Like 6
  2. Fred Johansen

    Smells like one of the many poorly stored Kuwait Kars?

    Like 0
  3. Bruce

    I wrote on the other Maserati posted today and this car is a bit bigger then you might expect. One of the first American customers was one of the taller basketball players of the day and he said he purchased it as it was the only car he had ever driven that had extra leg room and head room for him.

    These are breathtaking in the flesh and gives the feeling of an executive jet on the inside. Quality of materials and assembly was top notch. Modern cars might be faster and with independent suspensions better handling and even more comfortable but this is the Italian beauty that everybody looks at and makes all the attached girlfriends and wives pissed off. For good reason. This is a MASERATI from the day when that meant one of the best of the best that there was to be had.

    Like 12
  4. Cam W.

    Back in the mid-70s, while in high-school, I briefly dated the daughter of the President of a large University. The first time I went to pick her up at home, I was proudly driving a brand-new Camaro. Her family lived in the official Presidents Residence, which was a mansion, in a leafy old-money neighbourhood. Parked next-door was the most beautiful car I had ever seen. It was a silver Ghibli. I stood and stared at it for so long, my date eventually came looking for me. I don’t remember the date, but I doubt she enjoyed it because I was entranced by the Ghibli. We dated for a few months, but I never saw the Ghibli there again. Apparently it belonged to a visitor.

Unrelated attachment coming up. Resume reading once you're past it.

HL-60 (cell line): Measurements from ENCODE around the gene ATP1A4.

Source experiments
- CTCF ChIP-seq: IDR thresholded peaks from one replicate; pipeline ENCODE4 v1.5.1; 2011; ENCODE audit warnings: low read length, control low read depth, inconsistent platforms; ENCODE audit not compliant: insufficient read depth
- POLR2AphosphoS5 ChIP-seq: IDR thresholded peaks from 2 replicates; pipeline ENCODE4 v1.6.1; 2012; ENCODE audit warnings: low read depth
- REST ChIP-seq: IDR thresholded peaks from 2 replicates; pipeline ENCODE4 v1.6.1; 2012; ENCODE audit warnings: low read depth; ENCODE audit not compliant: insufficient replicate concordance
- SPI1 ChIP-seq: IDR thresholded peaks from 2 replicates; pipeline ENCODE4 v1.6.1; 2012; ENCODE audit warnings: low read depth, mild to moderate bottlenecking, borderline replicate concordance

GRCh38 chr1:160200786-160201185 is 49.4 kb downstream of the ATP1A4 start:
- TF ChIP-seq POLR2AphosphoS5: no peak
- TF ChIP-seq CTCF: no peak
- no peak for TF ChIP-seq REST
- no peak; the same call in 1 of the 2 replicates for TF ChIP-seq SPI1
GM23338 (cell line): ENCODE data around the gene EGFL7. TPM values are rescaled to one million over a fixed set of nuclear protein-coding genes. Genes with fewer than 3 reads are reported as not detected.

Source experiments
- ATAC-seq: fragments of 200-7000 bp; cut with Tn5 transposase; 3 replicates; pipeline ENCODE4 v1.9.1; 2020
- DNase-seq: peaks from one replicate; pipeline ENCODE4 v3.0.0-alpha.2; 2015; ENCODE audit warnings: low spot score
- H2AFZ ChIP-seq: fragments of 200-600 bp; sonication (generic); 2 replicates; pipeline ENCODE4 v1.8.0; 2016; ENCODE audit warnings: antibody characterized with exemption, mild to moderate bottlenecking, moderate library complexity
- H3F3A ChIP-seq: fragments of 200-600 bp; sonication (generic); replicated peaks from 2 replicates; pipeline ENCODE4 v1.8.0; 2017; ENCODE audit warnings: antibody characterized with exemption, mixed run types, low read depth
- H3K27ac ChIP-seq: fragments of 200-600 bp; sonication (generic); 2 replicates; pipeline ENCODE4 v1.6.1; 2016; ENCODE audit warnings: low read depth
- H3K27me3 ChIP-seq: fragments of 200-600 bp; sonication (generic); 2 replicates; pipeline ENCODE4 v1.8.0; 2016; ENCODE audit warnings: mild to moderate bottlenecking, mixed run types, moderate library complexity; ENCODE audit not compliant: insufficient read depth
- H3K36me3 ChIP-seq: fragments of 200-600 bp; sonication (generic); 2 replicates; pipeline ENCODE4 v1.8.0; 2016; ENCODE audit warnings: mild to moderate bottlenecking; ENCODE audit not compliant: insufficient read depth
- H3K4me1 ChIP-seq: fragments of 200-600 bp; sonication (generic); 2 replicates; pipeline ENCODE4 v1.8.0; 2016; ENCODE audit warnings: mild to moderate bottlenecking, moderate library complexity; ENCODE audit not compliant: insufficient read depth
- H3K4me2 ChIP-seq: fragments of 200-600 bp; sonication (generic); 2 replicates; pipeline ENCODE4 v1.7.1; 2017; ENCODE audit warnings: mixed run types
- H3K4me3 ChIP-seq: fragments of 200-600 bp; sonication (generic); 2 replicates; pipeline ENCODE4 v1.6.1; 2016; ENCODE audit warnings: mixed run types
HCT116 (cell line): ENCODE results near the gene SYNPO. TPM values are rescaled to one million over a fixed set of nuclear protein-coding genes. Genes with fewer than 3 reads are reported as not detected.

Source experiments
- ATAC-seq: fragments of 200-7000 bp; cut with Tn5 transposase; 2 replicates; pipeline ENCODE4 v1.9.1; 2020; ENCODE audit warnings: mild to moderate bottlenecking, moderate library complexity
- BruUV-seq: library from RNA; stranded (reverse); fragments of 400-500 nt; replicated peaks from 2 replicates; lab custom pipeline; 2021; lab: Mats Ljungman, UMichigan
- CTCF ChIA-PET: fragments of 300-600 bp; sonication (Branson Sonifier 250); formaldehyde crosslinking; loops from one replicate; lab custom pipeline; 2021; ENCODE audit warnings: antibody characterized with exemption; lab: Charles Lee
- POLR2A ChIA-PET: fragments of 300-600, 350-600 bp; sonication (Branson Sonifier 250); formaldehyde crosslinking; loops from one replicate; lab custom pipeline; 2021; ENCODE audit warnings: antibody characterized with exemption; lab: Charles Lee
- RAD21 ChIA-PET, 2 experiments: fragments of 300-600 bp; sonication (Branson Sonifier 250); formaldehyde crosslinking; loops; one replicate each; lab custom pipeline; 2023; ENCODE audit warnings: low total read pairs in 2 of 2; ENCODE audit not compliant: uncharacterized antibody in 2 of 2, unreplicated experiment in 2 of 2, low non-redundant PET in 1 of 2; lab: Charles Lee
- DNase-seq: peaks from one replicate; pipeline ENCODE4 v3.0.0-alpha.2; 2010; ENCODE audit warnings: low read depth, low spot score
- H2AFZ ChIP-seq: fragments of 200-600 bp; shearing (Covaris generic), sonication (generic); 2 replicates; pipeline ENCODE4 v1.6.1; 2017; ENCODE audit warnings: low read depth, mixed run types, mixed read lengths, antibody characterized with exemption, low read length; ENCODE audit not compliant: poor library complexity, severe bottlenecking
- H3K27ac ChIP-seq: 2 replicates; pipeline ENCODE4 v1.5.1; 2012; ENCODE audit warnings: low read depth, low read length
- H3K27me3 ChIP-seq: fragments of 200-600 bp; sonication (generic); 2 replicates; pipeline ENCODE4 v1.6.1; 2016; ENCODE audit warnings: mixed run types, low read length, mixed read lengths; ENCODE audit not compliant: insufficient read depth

A few years ago, I was at a large summer BBQ hosted by a wealthy car-guy friend. It is an annual thing, and all guests are encouraged to bring their collector cars, which are displayed on the large back-yard lawn. There is even a complete antique gas station. While it is mostly C1s, C2s, higher end muscle-cars and hot-rods, there are usually a few Ferraris and E-types.
    One of the first guests to arrive brought a gorgeous silver Ghibli. He had bought it in similar condition to the one shown here, and still spent about $100K, making it perfect. It looked just like the one I saw in high-school, and indeed may have been the same car, as it had a local history.
    Tired examples (that I could afford to buy) come up from time to time, but after talking at-length with the owner, I determined I likely can’t afford to restore one properly. While I have capably restored multiple lesser cars including C1s and C2s, the knowledge and skills to properly restore one of these will remain outside my wheelhouse.

    Like 7
  5. PRA4SNW PRA4SNW Member

    SOLD for $70,000.

    Like 0
  6. Philip

    When the bottom of the doors look like potato chips…

    Like 0
  7. t-bone bob

    I think this is the best looking Maserati ever

    Like 0